So, to be honest, I'm primarily reading Master Wycliffe's Summons because of my interest in Wycliffe, not because of a specific interest in this series. That said, Master Wycliffe's Summons is certainly satisfactory. The characters are interesting and have a back story. The plague makes an appearance, which is always a sort of bonus in mysteries set in this period. While the mystery is not complex in the way of the best historical mysteries (such as Pears' An Instance of the Fingerpost), the solution isn't obvious from the start, and the main characters engage in some interesting detective work on their way to a solution.

This is a series I will keep reading when I'm in one of my need-some-historical-mystery-entertainment-stat moods. Given Wycliffe's presence, I'll be tracking it and looking for Wycliffe's next appearance. If historical mysteries are an important part of your entertainment reading, you will most likely enjoy this title.

I received a free electronic review copy of this title from the publisher via NetGalley; the opinions are my own.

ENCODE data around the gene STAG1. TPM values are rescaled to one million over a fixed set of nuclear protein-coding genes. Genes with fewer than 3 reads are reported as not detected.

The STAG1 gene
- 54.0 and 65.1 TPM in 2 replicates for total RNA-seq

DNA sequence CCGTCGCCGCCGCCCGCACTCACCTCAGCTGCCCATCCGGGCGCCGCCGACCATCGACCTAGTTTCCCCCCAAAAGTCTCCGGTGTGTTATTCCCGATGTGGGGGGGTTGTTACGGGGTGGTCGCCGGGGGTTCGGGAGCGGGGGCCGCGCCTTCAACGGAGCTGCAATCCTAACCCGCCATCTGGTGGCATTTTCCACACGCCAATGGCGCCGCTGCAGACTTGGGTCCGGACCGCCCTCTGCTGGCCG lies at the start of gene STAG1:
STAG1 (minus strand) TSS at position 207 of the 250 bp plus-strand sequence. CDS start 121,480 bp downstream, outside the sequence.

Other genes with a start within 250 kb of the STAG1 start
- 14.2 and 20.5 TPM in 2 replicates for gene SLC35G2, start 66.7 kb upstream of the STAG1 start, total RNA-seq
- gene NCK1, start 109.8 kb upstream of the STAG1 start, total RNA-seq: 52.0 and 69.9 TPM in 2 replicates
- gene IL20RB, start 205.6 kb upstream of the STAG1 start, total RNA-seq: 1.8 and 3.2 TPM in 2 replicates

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Another great series of mysteries playing in the Middle Ages that I have missed before! Although my introduction to Hugh de Singleton comes somewhat late in the series, the book was sufficiently stand-alone to read without any difficulty and, thankfully, without any long-winded recaps in the text.
'Master Wycliffe's Summons' are written in the first person, from the viewpoint of the likeable, tenacious Sir Hugh de Singleton, surgeon, bailiff, and well-known sleuth of his closer environs. While Sir Hugh is investigating one suspicious death another one occurs, but in a completely different manner. The plot entails a whole lot of action and dangerous twists, including the recurrence of the bubonic plague, yet the story meanders at a relatively slow and comfortably steady pace. In the process, interesting tidbits are being revealed, such as the first use of gunpowder in Europe, beliefs about the bubonic plague at the time, as well as attempts to protect oneself from it, not to forget descriptions of the culinary fare dished out in colleges and hospitals. It seems that a lot of pease and bean pottage was being consumed... Although the prose is in modern English, lots of expressions from the 14th century are included, providing additional authentic atmosphere and a cosy aura.